A review on predicting ground PM2.5 concentration using satellite aerosol optical depth

Yuanyuan Chu, Yisi Liu, Xiangyu Li, Zhiyong Liu, Hanson Lu, Yuanan Lu, Zongfu Mao, Xi Chen, Na Li, Meng Ren, Feifei Liu, Liqiao Tian, Zhongmin Zhu, Hao Xiang

Research output: Contribution to journalReview articlepeer-review

153 Scopus citations

Abstract

This study reviewed the prediction of fine particulate matter (PM2.5) from satellite aerosol optical depth (AOD) and summarized the advantages and limitations of these predicting models. A total of 116 articles were included from 1436 records retrieved. The number of such studies has been increasing since 2003. Among these studies, four predicting models were widely used: Multiple Linear Regression (MLR) (25 articles), Mixed-Effect Model (MEM) (23 articles), Chemical Transport Model (CTM) (16 articles) and GeographicallyWeighted Regression (GWR) (10 articles). We found that there is no so-called best model among them and each has both advantages and limitations. Regarding the prediction accuracy, MEM performs the best, while MLR performs worst. CTM predicts PM2.5 better on a global scale, while GWR tends to perform well on a regional level. Moreover, prediction performance can be significantly improved by combining meteorological variables with land use factors of each region, instead of only considering meteorological variables. In addition, MEM has advantages in dealing with the AOD data with missing values. We recommend that with the help of higher resolution AOD data, future works could be focused on developing satellite-based predicting models for the prediction of historical PM2.5 and other air pollutants.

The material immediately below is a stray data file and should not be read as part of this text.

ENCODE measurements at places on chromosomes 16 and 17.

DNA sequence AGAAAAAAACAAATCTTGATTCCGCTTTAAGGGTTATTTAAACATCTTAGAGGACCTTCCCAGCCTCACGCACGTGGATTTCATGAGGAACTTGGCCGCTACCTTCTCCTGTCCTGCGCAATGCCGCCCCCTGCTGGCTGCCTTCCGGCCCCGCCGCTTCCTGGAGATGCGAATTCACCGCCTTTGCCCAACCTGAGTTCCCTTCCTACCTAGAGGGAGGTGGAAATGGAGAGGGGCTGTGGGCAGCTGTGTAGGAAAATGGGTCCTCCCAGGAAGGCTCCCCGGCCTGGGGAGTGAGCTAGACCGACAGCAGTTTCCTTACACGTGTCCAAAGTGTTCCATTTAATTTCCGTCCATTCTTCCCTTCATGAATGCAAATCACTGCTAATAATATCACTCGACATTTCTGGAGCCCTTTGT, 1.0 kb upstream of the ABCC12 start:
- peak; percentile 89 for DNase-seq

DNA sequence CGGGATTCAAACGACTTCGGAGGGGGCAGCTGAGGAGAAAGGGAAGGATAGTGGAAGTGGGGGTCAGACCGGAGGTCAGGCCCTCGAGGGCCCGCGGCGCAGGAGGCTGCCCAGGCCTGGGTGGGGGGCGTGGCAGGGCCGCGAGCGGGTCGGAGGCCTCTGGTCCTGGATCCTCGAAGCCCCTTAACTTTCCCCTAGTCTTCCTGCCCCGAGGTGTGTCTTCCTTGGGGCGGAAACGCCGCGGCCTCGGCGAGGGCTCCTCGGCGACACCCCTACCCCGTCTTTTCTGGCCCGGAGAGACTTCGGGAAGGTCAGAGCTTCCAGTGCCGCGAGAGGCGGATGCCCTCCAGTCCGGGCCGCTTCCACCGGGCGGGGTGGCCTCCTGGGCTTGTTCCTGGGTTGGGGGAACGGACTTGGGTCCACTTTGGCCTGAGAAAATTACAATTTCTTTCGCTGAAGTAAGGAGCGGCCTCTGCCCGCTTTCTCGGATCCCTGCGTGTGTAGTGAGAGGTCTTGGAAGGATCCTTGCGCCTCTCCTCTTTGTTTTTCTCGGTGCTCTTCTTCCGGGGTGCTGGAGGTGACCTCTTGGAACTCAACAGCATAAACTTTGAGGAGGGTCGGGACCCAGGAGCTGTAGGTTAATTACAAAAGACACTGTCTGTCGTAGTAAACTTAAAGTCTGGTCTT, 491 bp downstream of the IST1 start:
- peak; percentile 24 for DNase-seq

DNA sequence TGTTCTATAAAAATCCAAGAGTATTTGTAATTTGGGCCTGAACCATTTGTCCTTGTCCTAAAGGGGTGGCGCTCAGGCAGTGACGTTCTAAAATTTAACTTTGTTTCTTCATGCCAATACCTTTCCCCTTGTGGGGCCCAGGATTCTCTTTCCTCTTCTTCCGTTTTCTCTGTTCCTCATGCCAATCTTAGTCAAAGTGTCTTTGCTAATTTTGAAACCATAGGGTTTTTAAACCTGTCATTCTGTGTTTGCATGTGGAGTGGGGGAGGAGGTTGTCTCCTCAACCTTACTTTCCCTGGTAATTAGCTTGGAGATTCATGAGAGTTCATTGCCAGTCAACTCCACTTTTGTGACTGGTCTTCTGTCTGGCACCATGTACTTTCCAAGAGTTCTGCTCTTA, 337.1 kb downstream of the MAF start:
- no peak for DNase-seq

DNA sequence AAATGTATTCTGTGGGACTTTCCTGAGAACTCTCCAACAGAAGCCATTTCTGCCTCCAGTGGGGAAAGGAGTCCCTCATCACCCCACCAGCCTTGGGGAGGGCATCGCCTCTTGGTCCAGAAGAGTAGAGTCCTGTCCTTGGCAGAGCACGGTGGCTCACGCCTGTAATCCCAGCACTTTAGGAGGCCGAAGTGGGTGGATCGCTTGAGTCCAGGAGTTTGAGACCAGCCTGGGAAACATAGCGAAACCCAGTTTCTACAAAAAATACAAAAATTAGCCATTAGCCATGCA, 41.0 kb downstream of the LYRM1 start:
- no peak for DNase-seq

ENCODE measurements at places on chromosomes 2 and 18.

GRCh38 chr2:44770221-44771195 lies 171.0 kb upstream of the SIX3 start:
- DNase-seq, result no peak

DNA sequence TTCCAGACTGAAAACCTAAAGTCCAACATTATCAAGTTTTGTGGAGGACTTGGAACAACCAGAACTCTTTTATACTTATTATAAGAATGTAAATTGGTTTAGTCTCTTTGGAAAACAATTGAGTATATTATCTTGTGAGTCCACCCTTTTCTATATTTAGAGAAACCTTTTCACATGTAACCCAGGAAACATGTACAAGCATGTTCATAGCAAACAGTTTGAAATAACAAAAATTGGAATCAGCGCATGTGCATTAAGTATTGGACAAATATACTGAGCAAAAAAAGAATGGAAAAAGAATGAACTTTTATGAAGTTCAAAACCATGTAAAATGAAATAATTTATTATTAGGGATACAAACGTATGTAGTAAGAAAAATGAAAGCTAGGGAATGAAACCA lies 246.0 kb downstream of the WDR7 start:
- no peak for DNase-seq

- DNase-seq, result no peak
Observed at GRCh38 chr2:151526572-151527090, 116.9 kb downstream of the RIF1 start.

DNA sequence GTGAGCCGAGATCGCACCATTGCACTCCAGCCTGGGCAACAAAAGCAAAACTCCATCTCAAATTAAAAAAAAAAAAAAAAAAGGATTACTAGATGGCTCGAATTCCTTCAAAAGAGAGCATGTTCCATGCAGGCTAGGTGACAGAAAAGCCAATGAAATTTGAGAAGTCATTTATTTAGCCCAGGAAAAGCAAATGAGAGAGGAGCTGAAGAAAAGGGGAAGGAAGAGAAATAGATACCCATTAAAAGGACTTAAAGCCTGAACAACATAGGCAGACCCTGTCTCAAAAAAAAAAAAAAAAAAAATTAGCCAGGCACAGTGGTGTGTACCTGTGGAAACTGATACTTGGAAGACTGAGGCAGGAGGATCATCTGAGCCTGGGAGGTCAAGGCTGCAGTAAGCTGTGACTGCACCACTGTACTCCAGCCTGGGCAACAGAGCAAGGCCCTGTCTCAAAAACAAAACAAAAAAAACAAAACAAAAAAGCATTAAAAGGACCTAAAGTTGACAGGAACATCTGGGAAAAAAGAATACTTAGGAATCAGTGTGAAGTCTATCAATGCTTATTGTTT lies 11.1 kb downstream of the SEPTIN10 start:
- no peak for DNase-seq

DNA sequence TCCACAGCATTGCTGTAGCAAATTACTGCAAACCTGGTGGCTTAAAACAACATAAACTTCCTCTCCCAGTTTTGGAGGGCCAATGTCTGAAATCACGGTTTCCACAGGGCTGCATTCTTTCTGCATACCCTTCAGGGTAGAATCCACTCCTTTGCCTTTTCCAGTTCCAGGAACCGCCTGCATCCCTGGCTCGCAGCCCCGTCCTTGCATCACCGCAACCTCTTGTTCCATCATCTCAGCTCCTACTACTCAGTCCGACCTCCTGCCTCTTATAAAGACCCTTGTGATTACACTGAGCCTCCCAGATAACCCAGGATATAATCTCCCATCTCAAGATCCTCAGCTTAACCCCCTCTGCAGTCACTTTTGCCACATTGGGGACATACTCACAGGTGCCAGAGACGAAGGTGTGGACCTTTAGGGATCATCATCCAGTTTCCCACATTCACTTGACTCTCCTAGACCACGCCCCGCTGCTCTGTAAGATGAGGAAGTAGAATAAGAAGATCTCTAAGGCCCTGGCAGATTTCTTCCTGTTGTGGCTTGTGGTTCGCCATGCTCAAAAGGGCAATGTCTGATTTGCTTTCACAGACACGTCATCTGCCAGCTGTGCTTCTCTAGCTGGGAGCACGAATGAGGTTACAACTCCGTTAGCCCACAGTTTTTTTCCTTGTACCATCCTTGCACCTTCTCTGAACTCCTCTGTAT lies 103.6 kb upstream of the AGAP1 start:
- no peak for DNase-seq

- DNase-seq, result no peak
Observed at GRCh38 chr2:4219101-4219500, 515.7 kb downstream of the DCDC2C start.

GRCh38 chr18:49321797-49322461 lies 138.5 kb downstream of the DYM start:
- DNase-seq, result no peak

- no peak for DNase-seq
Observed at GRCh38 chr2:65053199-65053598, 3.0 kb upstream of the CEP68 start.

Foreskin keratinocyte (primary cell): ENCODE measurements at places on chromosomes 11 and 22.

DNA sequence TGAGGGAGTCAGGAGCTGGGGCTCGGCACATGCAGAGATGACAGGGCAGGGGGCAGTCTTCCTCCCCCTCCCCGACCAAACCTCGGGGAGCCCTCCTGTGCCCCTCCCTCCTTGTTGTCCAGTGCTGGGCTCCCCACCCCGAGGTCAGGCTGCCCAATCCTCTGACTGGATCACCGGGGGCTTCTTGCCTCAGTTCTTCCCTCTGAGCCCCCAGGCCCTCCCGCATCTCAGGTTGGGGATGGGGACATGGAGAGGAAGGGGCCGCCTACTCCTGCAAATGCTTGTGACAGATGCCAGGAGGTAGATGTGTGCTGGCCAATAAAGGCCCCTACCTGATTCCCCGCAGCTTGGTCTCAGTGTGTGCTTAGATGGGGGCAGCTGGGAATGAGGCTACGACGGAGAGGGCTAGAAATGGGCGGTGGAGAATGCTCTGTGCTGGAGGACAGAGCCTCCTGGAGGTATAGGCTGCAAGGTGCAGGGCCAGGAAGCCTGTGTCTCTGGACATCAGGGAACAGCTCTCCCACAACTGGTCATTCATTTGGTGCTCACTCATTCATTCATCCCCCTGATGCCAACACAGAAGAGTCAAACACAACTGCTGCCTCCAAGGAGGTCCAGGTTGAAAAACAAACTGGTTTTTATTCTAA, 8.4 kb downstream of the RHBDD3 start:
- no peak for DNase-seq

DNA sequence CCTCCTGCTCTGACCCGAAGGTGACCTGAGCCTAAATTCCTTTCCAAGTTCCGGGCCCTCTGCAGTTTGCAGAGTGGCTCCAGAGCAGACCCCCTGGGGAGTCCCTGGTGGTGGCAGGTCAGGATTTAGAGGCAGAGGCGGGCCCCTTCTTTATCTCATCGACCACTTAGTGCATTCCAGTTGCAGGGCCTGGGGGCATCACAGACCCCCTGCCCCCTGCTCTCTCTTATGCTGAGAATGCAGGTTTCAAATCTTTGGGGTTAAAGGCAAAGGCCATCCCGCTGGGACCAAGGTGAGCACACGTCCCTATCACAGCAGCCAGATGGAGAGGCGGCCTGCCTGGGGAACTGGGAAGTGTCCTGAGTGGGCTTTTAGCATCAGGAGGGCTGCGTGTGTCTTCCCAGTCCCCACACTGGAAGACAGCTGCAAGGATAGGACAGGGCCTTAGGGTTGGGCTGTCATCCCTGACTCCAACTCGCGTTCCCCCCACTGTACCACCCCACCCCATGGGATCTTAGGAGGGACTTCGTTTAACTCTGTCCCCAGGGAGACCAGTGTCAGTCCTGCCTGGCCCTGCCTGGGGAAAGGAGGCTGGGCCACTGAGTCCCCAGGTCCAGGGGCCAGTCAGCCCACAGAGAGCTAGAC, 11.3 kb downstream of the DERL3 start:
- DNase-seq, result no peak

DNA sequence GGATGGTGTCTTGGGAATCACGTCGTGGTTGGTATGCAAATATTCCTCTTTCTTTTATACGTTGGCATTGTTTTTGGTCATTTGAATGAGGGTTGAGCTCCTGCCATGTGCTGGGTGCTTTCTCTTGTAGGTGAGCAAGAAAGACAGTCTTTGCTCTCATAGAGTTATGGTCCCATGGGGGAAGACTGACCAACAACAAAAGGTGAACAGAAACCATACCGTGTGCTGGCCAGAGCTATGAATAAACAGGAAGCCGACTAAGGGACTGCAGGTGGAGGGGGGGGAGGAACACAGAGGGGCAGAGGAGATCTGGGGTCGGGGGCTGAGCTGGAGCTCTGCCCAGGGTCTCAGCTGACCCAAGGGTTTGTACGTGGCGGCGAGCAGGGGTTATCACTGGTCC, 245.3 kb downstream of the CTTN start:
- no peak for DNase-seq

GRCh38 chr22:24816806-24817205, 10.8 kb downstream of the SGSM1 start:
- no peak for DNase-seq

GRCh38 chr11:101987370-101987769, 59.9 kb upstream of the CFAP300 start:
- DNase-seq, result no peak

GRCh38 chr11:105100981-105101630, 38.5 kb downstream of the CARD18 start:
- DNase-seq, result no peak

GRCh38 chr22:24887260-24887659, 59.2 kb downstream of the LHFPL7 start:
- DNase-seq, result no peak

Original languageEnglish
Article number129
JournalAtmosphere
Volume7
Issue number10
DOIs
StatePublished - Oct 14 2016

Bibliographical note

Publisher Copyright:
© 2016 by the authors.

Keywords

  • Aerosol optical depth
  • Chemical transport model
  • Mixed-Effect Model
  • PM
  • Satellite retrieving

ASJC Scopus subject areas

  • Environmental Science (miscellaneous)

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